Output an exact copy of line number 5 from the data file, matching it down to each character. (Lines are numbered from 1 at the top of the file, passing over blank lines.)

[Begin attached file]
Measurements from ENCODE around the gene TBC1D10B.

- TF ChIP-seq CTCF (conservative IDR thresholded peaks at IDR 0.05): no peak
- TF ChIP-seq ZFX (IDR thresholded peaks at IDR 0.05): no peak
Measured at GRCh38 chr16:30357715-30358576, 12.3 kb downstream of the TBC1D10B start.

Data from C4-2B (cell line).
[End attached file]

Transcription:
Data from C4-2B (cell line).